Phil Lowe: RBA won’t raise rates to cool housing

In the Q&A to yesterday’s speech to the Economic Society of Australia, RBA governor Phil Lowe hosed down speculation that interest rates would be lifted to cool the property market:

“I sometimes read commentary that we’ll raise interest rates to choke-off housing prices. And with housing prices rising quickly, the Reserve Bank will raise interest rates to choke that off. That’s a misunderstanding of our reaction function. We won’t be raising interest rates to choke off housing price increases.

“If borrowing is unsustainable, then we’d be talking with APRA about macro-prudential tools. But we’re not going to use monetary policy to deal with rising housing prices. It would be the wrong thing to do and I don’t think it would work…

“If I can disabuse anyone that that view that there’s any probability of it being in our reaction plan, thankyou for giving me the opportunity for doing that”.

So there you have it once again from the horses mouth: the RBA/APRA will use macroprudential restrictions to cool the housing market instead of lifting rates.

Rates will only be lifted once inflation moves above the RBA’s target range, which will likely require wage growth above 3%.

The above is in keeping with Lowe’s recent comments that the cash rate will likely remain on hold for several years.

Our guess is that macroprudential curbs will be implemented late this year in light of the recent strong increase in investor mortgage commitments.

Unconventional Economist

Comments

  1. “But we’re not going to use monetary policy to deal with rising housing prices. It would be the wrong thing to do and I don’t think it would work…”.
    It would absolutely work, you liar.

    • happy valleyMEMBER

      +1 Lowering the cash rate so quickly and low as he did, created the majority of the problem. Trying to rewrite history.

      • It’s ridiculous. I wish this unelected prick who controls the value of my assets and labour got just a fraction more of the scrutiny our politicians do for such a statement, along with the arbitrary requirements he’s added to justify increasing rates.

    • Hex TexasMEMBER

      +1, when you see statements like that from a very senior public servant, it is very hard not to come to the conclusion that our whole governance framework is corrupt.

  2. A potential Betoota headline: Phil Lowe drowns in shallow bath, refusing to pull the plug and opting instead to turn the cold tap on just a little bit.

  3. Hmmm, so by implication, is he saying that the massive rise in house prices this year was caused by relaxation of lending standards, and had nothing to do with lower interest rates being capitalised into house prices?

  4. Yeah, asset price inflation is not measured as inflation. RBA’s main job is to pump asset prices.

  5. Jumping jack flash

    “Rates will only be lifted once inflation moves above the RBA’s target range, which will likely require wage growth above 3%.”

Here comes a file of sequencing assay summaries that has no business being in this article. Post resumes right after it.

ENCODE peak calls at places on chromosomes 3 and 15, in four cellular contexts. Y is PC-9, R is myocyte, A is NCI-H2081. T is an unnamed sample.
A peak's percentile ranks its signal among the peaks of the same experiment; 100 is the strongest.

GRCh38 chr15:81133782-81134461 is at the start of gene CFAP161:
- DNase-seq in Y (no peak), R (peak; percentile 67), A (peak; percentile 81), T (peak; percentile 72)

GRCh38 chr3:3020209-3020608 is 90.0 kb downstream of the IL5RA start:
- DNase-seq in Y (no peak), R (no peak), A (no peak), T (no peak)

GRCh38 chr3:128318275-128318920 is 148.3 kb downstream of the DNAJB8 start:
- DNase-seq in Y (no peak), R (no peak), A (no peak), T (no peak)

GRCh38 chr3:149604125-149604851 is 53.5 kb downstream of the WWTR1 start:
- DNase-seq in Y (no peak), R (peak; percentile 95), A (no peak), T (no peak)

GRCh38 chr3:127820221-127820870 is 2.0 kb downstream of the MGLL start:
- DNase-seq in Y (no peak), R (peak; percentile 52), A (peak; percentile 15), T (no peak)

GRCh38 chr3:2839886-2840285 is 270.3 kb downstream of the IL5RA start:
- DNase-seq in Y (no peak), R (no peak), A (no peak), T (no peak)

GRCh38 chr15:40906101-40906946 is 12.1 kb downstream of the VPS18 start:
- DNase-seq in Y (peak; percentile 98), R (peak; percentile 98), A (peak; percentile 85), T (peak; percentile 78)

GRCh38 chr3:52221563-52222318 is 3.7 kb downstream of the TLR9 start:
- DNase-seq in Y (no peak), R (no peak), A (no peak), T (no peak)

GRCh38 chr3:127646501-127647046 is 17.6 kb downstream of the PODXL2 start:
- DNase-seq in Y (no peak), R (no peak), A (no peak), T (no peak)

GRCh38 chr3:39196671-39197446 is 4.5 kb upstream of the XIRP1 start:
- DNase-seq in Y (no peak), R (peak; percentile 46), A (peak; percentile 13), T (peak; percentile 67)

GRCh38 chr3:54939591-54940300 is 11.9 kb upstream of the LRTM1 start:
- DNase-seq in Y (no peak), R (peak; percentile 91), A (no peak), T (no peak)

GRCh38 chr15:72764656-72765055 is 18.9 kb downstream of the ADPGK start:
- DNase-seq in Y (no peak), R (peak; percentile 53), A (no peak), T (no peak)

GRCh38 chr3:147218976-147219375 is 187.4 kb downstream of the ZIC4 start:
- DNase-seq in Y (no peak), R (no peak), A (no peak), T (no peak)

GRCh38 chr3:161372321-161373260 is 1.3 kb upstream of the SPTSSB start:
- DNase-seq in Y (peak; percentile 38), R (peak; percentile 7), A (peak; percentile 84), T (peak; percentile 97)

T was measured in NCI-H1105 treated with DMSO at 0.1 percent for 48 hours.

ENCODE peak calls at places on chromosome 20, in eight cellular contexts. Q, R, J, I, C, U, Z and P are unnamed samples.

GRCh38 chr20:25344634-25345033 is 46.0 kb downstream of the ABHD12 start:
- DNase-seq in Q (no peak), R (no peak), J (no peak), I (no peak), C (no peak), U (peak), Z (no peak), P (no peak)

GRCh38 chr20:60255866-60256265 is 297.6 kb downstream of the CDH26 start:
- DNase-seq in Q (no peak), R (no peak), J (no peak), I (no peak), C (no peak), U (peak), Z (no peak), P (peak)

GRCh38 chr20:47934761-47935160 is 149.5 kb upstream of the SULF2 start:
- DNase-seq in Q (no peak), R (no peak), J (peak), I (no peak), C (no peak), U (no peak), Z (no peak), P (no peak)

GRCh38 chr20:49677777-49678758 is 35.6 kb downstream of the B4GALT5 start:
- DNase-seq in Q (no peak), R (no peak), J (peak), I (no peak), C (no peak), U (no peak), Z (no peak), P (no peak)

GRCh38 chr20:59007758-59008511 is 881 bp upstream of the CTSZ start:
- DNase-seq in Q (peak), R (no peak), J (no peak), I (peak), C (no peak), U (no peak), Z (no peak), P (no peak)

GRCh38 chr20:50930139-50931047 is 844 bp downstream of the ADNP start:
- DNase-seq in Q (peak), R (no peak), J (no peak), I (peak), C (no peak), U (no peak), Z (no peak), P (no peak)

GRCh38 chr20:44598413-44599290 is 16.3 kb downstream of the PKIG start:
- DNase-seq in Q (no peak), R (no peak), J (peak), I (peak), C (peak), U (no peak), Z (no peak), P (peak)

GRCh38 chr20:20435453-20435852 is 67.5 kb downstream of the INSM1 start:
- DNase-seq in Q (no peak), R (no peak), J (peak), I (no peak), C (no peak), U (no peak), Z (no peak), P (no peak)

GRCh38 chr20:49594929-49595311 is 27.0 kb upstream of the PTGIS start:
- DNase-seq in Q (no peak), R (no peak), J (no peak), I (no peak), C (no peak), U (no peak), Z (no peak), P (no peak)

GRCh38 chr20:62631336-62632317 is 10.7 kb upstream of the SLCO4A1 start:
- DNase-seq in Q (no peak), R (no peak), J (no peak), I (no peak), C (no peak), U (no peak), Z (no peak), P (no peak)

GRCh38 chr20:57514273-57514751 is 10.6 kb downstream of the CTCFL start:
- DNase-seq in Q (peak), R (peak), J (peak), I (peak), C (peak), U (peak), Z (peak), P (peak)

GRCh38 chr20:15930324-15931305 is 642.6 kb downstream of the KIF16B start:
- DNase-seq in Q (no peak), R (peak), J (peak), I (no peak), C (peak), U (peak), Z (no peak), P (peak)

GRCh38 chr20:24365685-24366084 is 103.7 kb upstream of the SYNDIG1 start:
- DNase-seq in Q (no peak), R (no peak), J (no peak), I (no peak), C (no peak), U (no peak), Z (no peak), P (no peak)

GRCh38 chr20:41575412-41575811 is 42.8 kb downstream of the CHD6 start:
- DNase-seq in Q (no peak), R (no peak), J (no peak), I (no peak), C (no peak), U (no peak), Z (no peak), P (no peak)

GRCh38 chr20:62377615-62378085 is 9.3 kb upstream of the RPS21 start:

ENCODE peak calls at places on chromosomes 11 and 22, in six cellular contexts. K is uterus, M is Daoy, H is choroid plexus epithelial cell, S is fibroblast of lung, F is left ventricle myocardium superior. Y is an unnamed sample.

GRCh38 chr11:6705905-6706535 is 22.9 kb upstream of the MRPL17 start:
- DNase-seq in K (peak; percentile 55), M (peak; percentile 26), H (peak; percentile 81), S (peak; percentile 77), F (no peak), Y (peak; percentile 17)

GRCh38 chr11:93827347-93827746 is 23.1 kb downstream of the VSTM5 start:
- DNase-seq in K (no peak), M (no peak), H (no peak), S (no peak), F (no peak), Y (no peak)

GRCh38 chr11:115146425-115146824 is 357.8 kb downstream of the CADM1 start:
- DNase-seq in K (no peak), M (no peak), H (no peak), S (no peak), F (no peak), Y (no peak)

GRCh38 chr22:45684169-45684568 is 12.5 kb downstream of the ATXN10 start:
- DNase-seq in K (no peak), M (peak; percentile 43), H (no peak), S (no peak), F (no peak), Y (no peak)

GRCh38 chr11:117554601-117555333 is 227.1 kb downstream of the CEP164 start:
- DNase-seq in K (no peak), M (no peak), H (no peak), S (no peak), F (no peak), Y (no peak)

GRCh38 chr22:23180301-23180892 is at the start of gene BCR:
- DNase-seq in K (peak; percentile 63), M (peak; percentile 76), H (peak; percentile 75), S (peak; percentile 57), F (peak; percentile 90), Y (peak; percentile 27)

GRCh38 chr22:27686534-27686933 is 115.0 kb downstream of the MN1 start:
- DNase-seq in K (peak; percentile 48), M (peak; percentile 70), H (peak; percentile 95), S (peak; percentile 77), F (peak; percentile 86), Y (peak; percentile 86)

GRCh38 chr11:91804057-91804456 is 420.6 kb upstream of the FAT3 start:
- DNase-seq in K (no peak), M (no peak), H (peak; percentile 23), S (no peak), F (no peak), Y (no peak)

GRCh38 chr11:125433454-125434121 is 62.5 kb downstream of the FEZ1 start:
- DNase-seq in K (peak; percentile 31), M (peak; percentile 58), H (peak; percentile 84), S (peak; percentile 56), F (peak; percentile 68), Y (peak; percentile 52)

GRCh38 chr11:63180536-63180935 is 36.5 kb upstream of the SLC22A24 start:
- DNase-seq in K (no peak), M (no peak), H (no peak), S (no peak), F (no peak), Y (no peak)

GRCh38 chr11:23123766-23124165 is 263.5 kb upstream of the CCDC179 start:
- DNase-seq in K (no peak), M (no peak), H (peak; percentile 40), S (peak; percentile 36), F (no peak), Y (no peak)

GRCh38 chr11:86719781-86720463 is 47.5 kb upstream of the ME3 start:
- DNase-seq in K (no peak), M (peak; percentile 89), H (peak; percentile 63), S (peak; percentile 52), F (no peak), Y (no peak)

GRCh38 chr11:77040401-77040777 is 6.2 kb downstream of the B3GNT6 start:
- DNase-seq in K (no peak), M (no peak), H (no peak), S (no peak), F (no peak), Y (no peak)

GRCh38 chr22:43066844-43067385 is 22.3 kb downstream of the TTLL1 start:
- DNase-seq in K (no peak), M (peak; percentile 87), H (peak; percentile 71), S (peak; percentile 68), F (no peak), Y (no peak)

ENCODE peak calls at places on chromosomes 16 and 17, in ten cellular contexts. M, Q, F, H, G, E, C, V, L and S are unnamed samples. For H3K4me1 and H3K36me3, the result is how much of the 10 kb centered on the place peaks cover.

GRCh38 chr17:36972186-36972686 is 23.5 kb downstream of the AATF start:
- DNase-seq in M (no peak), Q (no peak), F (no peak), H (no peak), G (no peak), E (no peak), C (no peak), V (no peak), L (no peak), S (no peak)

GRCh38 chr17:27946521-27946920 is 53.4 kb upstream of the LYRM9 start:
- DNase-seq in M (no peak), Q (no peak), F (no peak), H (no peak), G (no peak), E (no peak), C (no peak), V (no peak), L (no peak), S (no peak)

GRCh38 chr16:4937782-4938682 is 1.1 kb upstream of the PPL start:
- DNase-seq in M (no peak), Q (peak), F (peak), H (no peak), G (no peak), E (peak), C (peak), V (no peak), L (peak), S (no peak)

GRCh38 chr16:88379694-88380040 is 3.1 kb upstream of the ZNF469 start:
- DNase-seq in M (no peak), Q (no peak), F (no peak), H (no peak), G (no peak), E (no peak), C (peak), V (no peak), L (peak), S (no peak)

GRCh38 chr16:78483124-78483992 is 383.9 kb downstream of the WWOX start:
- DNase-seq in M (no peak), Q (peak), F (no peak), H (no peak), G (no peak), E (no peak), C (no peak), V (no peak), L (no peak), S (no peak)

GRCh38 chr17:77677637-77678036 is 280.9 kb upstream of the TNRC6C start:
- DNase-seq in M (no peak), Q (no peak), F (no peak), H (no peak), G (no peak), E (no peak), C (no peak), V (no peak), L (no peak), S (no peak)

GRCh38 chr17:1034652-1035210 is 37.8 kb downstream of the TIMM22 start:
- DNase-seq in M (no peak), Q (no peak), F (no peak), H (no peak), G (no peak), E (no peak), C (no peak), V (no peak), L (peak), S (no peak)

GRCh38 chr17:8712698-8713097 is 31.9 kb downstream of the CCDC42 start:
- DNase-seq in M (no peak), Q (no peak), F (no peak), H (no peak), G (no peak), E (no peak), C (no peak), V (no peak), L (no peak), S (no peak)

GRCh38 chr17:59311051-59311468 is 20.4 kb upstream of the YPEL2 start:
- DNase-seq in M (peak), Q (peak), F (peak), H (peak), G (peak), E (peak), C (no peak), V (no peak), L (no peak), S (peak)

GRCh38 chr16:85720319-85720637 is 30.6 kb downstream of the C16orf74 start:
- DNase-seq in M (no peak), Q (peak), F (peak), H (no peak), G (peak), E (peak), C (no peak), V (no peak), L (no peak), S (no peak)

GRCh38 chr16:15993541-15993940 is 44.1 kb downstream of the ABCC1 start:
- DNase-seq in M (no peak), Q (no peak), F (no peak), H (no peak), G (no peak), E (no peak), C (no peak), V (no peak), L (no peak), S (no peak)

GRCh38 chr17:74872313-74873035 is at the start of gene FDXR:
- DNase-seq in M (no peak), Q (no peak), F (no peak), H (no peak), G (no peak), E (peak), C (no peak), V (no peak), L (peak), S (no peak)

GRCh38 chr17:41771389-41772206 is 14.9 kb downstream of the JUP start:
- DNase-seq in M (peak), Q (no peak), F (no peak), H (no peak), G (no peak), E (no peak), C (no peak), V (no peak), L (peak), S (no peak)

This!
    And you can be certain that they are looking for the wage inflation component before they move.
    To achieve that will require a great deal of CPI to account for losses and greed along the way. In my opinion to achieve 3% wages growth will take about 6% or more CPI.

    This is the whole point of the immense global stimulus effort in the name of COVID. Without any interest rates to cut to boost debt growth to the point where it needs to be, the plan is to inflate revenues with stimulus spending to flow into increased wages.

    This sets off a chain reaction with expanding debt at its centre to push everything along to infinity and beyond.

    We all know that debt is completely and utterly unnecessary in a properly functioning economy, but in the New Economy debt is absolutely, positively essential! Just try buying a house without using debt. Absolutely impossible! Its hard enough just to save up the 5% bare minimum deposit!

  6. Motron Driver

    I hope no one in this forum is really surprised or expected that politicians would fix the mess that they created in the first place. I stick to what I said in another post: we will head towards 20-25x price to income ratio over the next 3-5 years easily.
    Instead of a housing crash, over the coming years we will see negative interest rates, multi-generational loans and more tricks I cannot even think about.

    • As much as I hate to say it, it feels like that could be where we are headed.

      There’s an argument that we have become dependent on the demand side boost that comes from rising asset prices. So low rates are no longer enough, they need to be falling (asset prices rising) year on year.

      With the (near) zero lower bound on base rates, the obvious “next tricks” are along similar lines to the TFF and the “Credit Easing” seen elsewhere. Free money for banks to push mortgage rates towards zero. Add on government guarantee of mortgages to eliminate credit risk for banks. Extend the term of the funding and the matched fixed rate loans to the entire term of the mortgage (like in the US) so that banks no longer need to stress test for serviceability under a rate rise scenario.

      All of a sudden you have mortgages of 20x income.

      Of course, it’s just a question of politics. We could fill the demand shortfall with spending on public goods, or we could allow the labour market to tighten and real wages to grow for once, rather than relying on credit fuelled private consumption. But there’s no sign of either of those happening any time soon.